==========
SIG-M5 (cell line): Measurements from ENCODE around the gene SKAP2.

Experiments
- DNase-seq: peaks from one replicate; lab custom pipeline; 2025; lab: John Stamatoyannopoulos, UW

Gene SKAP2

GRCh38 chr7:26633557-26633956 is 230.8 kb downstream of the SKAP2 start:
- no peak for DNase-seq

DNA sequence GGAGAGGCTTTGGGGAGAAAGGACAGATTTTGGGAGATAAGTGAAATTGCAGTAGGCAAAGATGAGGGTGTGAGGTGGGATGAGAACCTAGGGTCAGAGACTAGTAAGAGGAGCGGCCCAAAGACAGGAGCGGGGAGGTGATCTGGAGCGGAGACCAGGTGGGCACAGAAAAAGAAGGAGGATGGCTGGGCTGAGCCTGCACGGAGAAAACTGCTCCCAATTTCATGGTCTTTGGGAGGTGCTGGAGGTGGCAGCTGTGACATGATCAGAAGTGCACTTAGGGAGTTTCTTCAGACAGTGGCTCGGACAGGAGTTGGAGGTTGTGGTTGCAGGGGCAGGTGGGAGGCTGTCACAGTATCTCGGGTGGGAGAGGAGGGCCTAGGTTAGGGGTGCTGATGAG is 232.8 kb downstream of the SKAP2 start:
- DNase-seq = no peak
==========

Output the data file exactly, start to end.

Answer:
SIG-M5 (cell line): Measurements from ENCODE around the gene SKAP2.

Experiments
- DNase-seq: peaks from one replicate; lab custom pipeline; 2025; lab: John Stamatoyannopoulos, UW

Gene SKAP2

GRCh38 chr7:26633557-26633956 is 230.8 kb downstream of the SKAP2 start:
- no peak for DNase-seq

DNA sequence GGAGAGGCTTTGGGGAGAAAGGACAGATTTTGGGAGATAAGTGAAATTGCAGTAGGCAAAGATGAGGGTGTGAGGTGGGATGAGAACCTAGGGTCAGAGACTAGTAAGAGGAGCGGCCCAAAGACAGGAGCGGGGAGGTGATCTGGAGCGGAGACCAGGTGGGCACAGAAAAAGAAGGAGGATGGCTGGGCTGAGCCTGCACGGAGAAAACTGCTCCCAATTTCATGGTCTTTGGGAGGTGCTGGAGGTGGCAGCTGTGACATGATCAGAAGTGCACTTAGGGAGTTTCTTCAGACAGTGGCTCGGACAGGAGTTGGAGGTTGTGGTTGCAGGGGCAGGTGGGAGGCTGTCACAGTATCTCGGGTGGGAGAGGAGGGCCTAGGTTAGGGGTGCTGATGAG is 232.8 kb downstream of the SKAP2 start:
- DNase-seq = no peak